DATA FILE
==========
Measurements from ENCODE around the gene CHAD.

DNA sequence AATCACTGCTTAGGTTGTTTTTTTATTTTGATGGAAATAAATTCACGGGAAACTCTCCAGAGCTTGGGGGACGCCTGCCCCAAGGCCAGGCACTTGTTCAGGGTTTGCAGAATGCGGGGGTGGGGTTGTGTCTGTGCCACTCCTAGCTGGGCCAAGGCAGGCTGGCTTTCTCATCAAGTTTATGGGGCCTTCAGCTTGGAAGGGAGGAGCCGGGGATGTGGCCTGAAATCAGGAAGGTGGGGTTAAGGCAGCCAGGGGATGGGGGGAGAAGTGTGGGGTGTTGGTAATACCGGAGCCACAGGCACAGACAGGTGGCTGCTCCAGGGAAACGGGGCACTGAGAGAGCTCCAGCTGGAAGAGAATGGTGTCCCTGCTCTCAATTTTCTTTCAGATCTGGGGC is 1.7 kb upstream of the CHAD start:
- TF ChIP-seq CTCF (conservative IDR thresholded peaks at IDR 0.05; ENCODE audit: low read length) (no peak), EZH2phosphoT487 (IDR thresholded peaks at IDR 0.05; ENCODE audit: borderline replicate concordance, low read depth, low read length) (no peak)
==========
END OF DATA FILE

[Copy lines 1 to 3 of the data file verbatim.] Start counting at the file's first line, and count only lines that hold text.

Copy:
Measurements from ENCODE around the gene CHAD.

DNA sequence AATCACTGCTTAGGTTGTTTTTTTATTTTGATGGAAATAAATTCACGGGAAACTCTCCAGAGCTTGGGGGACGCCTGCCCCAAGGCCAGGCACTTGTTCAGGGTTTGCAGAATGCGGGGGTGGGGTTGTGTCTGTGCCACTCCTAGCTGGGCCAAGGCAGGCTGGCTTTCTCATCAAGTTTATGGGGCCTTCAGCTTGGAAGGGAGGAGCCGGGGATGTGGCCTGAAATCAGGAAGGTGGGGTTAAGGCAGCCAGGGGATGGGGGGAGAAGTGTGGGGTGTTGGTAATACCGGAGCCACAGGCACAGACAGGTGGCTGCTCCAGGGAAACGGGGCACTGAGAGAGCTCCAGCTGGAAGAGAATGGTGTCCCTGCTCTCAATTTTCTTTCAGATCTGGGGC is 1.7 kb upstream of the CHAD start:
- TF ChIP-seq CTCF (conservative IDR thresholded peaks at IDR 0.05; ENCODE audit: low read length) (no peak), EZH2phosphoT487 (IDR thresholded peaks at IDR 0.05; ENCODE audit: borderline replicate concordance, low read depth, low read length) (no peak)